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DESTINATION

SHONAI

Discover the hidden treasures of Shonai,
an ancient world that’s full of spirit.

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60 MINUTES

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Tokyo

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Osaka

Shonai

ABOUT

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  • THE HIDDEN TREASURES OF SHONAI, YAMAGATA

    Located in the northwestern part of Yamagata Prefecture, north Honshu, the Shonai region is an ancient land that for centuries served as the breadbasket of old Tokyo. Or rather, its rice bowl, since it was Shonai where the Tokugawa shogunate decided to concentrate their rice production in order to feed Edo in the 17th century.

    STAYING POWER

    Even today, the area hasn’t forgotten its roots, producing some of the best rice and, consequently, some of the best sake in the world. But Shonai isn’t just about physical nourishment. It’s also where you can replenish your spirit.

    A SPIRITUAL CENTER

    The Shonai region is one of the main centers of Shugendo in Japan. Shugendo is a syncretic religion combining aspects of Shinto, Buddhism, animism, and shamanism. It’s especially focused on mountain asceticism, as part of Shugendo’s beliefs is that mountains are where departed souls and the gods reside, and that in order to get closer to them on a spiritual level, one must first train their body and deny it earthly pleasures.

SEASON

  • SPRING

  • SUMMER

  • AUTUMN

  • WINTER

THINGS TO DO

  • ZENPO-JI TEMPLE

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    ZENPO-JI TEMPLE

    The history of Zenpo-ji goes back to around the mid-10th century when the monk Myotatsu taught Buddhism to two serpent deities, Naga and Nagi, at his secluded mountain retreat. Centuries later, when a temple was founded on the site of the retreat, the serpents returned and agreed to act as its guardians. In Japanese mythology, serpents are connected closely to water, so it’s no surprise that Zenpo-ji eventually erected a five-story pagoda dedicated to Ryujin, the dragon god who symbolizes the power of the ocean. Zenpo-ji’s ocean-centric pagoda is actually the only structure of its kind in all of Japan, which is why fishermen from all over come to pray and make offerings at the temple. For all those interested in following their example: the temple is located in Tsuruoka, is open all year round, and the entrance to it is free.

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  • HAGURO SHUGENDO

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    HAGURO SHUGENDO

    The Three Mountains of Dewa (Dewa Sanzan) are three holy peaks located in modern-day Yamagata, with Shonai serving as the gateway to the tallest one of them: Mount Gassan. Literally meaning “moon mountain,” Gassan represents death in Shugendo, which is why it’s usually the second stop of the Dewa Sanzan pilgrimage after Mount Haguro (roughly “Black Wing”), which represents life/birth. Incidentally, the third peak, Mount Yudono, represents rebirth. While technically not part of Shonai, Mount Haguro lies just on the border of the region and its influence on the local culture is undeniable. The modern idea of Japanese, ascetic mountain hermits traversing holy mountains, valleys, and forests in search of enlightenment comes directly from the Shugendo practices of Mount Haguro. Today, many pilgrims try to emulate these wandering wisemen, known as yamabushi, by climbing Mount Haguro, praying at its temple, and contemplating life and existence at the priests’ lodgings. The mountain peak and temple can also be reached by bus.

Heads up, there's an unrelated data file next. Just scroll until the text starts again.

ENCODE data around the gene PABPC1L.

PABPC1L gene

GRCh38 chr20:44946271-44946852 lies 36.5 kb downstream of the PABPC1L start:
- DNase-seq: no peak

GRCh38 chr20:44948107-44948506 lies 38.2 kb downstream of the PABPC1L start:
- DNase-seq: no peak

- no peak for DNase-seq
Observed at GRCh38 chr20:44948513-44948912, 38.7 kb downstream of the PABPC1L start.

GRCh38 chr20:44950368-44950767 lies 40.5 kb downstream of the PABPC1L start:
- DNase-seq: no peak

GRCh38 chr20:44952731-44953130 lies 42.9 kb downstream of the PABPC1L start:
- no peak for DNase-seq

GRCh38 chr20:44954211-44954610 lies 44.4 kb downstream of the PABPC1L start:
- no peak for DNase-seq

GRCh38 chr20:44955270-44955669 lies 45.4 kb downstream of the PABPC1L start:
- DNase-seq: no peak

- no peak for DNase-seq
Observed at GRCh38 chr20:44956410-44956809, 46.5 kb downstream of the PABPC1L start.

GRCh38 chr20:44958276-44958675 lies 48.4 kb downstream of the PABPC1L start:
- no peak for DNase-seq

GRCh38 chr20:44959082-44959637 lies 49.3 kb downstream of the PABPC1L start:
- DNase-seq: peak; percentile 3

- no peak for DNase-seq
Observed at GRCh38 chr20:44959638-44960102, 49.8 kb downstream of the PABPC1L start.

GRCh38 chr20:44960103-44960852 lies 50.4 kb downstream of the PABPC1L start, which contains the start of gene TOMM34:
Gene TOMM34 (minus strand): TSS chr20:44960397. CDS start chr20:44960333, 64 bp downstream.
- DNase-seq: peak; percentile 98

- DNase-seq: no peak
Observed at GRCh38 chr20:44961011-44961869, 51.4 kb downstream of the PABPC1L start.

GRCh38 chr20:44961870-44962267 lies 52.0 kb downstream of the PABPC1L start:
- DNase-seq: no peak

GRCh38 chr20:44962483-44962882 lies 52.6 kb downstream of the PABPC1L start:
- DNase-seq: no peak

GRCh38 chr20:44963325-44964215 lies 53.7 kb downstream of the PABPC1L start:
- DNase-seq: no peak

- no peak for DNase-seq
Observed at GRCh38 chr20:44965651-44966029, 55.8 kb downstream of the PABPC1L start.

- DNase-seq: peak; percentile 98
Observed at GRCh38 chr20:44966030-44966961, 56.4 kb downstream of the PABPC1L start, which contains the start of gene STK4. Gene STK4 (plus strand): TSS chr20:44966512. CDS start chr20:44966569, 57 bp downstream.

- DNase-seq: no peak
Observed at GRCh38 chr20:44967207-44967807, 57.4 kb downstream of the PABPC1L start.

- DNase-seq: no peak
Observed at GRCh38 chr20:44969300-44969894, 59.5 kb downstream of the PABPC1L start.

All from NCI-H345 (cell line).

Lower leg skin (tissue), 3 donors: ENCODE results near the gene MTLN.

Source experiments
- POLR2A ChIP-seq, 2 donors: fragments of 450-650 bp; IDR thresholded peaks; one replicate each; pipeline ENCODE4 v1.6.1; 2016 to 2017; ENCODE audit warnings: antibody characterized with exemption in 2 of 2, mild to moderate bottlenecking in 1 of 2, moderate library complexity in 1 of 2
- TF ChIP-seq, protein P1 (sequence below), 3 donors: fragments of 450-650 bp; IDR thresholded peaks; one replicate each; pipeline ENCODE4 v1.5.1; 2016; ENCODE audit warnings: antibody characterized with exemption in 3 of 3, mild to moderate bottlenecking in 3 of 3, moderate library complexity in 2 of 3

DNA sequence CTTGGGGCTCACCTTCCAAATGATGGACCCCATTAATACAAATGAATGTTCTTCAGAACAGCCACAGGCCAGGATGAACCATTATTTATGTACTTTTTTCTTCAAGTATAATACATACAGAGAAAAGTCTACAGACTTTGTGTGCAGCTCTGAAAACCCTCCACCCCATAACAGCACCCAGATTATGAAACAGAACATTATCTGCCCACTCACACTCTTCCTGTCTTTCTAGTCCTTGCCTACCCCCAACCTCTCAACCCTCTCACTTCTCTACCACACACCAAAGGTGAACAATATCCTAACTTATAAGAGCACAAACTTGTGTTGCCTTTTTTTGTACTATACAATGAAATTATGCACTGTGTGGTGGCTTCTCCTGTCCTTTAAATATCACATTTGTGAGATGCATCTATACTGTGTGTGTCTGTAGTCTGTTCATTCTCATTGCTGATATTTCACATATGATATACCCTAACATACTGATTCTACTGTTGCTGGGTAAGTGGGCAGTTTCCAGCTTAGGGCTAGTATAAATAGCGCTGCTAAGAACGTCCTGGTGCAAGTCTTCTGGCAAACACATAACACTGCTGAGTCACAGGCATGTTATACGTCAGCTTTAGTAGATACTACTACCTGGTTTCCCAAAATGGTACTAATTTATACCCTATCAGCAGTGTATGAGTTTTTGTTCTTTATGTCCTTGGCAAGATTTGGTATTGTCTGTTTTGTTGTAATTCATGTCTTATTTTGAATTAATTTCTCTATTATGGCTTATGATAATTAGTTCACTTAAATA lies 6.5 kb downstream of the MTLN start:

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  • THE SOMARO TEA HOUSE

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    THE SOMARO TEA HOUSE

    Located not far from northern Shonai in Sakata, the Somaro is a traditional tea house dating back more than 200 years. It was originally called Soma-ya, and back in the day it was known not only for its food and refreshments, but also for its dancing geisha and maiko (geisha apprentices.) Unfortunately, today, the geisha no longer appear in Somaro. But the maiko do. In fact, the Sakata Maiko hold daily dance performances for the tea house guests, but only after undergoing six months of rigorous training in the traditional Japanese arts, guaranteeing that their presentations are not only entertaining but also as authentic as possible. Please note that the private, lunch-time performances of the maiko must be reserved at least three business days in advance. The 2pm performance, on the other hand, requires no reservation, but admittance to it costs ¥300, as does the entrance to the tea house itself. The prices are ¥700 for adults, ¥500 for high school and middle school students, ¥300 for elementary school students, free for children under three.

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PLANS

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OTHER DESTINATIONS

  • SHONAI YAMAGATA

  • TOTTORI

  • SAGA

  • MIYAZAKI